Re: Winter 2013/14 - Page 37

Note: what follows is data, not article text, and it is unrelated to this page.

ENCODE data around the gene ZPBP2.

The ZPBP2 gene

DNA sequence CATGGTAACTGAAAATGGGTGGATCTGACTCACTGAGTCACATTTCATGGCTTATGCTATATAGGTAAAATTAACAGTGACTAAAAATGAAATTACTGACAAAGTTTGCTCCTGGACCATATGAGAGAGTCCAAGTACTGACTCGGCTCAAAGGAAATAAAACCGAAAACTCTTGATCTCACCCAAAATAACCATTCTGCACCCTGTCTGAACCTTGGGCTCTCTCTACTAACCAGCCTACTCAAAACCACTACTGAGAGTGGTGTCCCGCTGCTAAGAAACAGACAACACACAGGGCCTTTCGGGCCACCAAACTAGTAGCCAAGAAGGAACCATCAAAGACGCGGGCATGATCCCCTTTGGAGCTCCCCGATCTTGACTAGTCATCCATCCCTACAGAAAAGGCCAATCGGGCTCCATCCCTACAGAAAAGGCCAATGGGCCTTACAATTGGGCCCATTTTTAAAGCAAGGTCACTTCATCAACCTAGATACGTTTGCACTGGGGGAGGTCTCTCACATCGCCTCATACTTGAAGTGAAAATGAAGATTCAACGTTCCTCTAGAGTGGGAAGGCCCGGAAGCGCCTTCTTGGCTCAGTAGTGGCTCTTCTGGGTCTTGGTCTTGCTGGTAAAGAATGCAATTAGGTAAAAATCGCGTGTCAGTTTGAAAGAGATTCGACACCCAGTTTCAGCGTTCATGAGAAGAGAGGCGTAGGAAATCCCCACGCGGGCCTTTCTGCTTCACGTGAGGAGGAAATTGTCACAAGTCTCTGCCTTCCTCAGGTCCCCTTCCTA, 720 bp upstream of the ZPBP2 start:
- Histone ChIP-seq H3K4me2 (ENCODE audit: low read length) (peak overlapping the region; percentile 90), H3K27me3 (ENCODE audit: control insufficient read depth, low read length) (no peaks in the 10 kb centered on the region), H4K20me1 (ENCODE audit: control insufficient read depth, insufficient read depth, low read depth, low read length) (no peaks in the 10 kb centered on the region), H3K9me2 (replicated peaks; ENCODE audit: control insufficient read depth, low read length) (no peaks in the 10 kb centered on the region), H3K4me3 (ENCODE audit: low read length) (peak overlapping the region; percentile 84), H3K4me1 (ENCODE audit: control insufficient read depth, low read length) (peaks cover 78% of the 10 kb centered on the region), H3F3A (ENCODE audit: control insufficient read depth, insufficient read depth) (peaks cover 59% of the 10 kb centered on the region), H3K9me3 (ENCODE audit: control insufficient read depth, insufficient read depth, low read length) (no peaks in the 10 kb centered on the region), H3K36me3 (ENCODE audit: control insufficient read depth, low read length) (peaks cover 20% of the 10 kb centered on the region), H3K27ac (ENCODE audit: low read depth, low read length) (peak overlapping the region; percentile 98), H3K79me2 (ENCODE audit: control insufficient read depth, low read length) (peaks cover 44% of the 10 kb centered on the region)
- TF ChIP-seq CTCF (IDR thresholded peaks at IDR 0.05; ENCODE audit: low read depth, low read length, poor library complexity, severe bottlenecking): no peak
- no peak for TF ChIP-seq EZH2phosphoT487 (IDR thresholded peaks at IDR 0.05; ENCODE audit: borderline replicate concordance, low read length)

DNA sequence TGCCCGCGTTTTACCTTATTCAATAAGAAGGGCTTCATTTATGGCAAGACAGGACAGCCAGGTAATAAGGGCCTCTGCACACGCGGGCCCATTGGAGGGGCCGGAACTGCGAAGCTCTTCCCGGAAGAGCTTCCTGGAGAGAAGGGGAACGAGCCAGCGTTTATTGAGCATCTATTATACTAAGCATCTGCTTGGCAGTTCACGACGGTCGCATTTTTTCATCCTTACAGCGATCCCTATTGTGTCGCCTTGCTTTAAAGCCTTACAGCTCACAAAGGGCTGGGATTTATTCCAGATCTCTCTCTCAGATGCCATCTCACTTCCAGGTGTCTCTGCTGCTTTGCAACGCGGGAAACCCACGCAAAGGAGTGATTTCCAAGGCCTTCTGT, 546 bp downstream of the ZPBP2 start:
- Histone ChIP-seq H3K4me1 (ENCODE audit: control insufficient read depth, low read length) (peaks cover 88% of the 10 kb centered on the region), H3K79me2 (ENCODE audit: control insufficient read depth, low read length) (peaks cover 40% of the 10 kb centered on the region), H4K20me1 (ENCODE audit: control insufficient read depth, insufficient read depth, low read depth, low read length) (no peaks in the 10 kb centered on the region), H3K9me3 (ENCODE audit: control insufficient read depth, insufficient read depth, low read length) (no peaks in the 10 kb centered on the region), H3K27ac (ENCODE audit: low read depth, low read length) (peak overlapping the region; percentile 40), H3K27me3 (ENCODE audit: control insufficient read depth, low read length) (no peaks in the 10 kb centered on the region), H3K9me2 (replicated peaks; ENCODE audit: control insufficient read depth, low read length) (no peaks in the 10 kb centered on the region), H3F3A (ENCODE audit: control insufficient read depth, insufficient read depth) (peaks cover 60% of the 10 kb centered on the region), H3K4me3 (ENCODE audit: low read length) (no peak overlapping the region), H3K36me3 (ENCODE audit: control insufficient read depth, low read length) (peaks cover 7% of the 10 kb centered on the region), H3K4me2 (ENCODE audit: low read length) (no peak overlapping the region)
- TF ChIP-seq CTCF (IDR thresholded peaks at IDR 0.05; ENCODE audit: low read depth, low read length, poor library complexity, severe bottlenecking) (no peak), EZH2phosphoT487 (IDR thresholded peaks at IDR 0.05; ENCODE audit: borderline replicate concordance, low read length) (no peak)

At Avignon came the first mechanical and riding challenge for me. Bikes were reassembled, and most of us then rode the last 25 miles or so to Caromb whilst the minibus we had arranged to hire was driven by Russell and Ken to get the luggage to the house we had rented. Thanks to sage guidance from the other guys my bike held together for the first trip, which involved some stunning local countryside, and a well-earned refreshment stop at a local hostelry – it seemed impolite not to join in with the local culture. On our arrival we found a stunning house that Russell had organised with almost everyone having their own rooms in a vast, virtually medieval property (the front door was well over 200 years old apparently). More importantly the garage had more than enough room for 12 bikes plus a mechanics area. Coincidentally the town had put on a festival virtually outside our front door, so thoughts of bed before 1.00 a.m. were futile, still it was nice of them to lay something on for us and it was actually a very good show. We then got to work with training rides, getting the journey out of our legs and winding ourselves up physically and mentally. A 50 miles plus ride taking in several hundred metres of climbing, a stunning ride down the side of Les Gorges de la Nesque and finishing into a headwind gave us a real taste of what was to come. When the day arrived on 17th September the weather forecast did not look great, but this was the date we had chosen so we decided that we would go for it. Our back up vehicle arrived just after breakfast and Rev Dodd gave us a few tips, being familiar with the mountain (it was rumoured that he had allegedly been up a week or two before when his daughter had taken some photos of “Legs 11” written on the road in true Tour de France style), and we set off. The forecast was for cold weather so we were actually geared up with more clothes than any of us had expected, and Malcolm had more in our bags in his car so that we could put on more clothes for the descent as the cold when coming down at speed can be quite biting. too lightly, it doesn’t seem as bad as you feared, though it is still a noticeable climb. Our group of 12 split into smaller groups as we had anticipated, and which is in fact better from a safety perspective, as there is still traffic on the roads – something that became more of an issue later. The first 15 kilometres (you think in kilometres on the climb as of course the count-down markers are marked in them) take you up through trees. Passing each distance marker is a real positive spur as you know the end is coming nearer, albeit slowly. We all settled into a rate and a pace that suited ourselves, which is crucial – it is not something to do at someone else’s pace. This meant some gaps opened up between us, but we had expected this, and mentally were ready for it. Riding in groups is easier physically and mentally, but we were all ready to do it alone if needs be. Ultimately I settled in to a rythmn with two other guys, Colin and Gary, and we plodded on steadily. Once we had got past the tree-line though the weather changed almost as dramatically as the landscape. For the last 6 kilometres there are no trees, nor other vegetation. This has all long since been stripped, and the landscape is the classic “lunarscape” that you see in the pictures featuring the mountain. All you can see are rocks, a steep road and some incredible views across the countryside (whilst sensibly ignoring the steep drops from the side of the road in the near foreground). As well as this stunning view you also experience the weather. We knew it was called the “windy mountain” but know we really found out why. The wind speeds we experienced were by no means the record for the mountain but they were beyond anything we had experienced trying to cycle in. Colin and I had both led hill-walking expeditions in various parts of the UK and had not come across anything quite like this. Ultimately the wind became impossible to cycle against. Between us we had to stop several times to avoid being blown into vehicles that were still driving past us on the narrow road, and a couple of times guys were either literally stopped in their tracks so that they could not go forward, or actually blown over. Although our speedier group had already made it to the top without a stop, for some of us the conditions continued to worsen and shortly after we had passed the Tommy Simpson memorial (which honours a former British World Cycling Champion who had died on this mountain during the Tour de France) and with less than 500m to go the only way those of us still on the road could get to the top was to push the bikes. So, we made it to the top – job done – and we knew that we could have finished it on the bikes given a less unfair wind, but safety and physical possibility intervened. There was a real feeling of satisfaction and achievement as we gathered round bowls of onion soup in the cafe. Although there was a nagging feeling about the last 500 metres, we only had to think of the fact that as we pushed the bikes off the summit to the cafe they were almost blown out of our grasp and were lifted up like kites to realise we had conquered the “Beast of Provence” despite what it had thrown at us. We did have another disappointment though which was that at a temperature of -2 degrees, and in a heavy mist, we had not really hung around for a good set of photos at the summit. Therefore once were back in the luxury of our accommodation a revised plan The ride to the town of Bedoin at the bottom of the climb we had chosen (the “classic” Tour route was about 6 miles) which was a good warm up, even with a “before” photo-stop which provided amusement for a busload of French schoolchildren on their way to school. Then we were off for real. The guides warn that the start should not be taken 35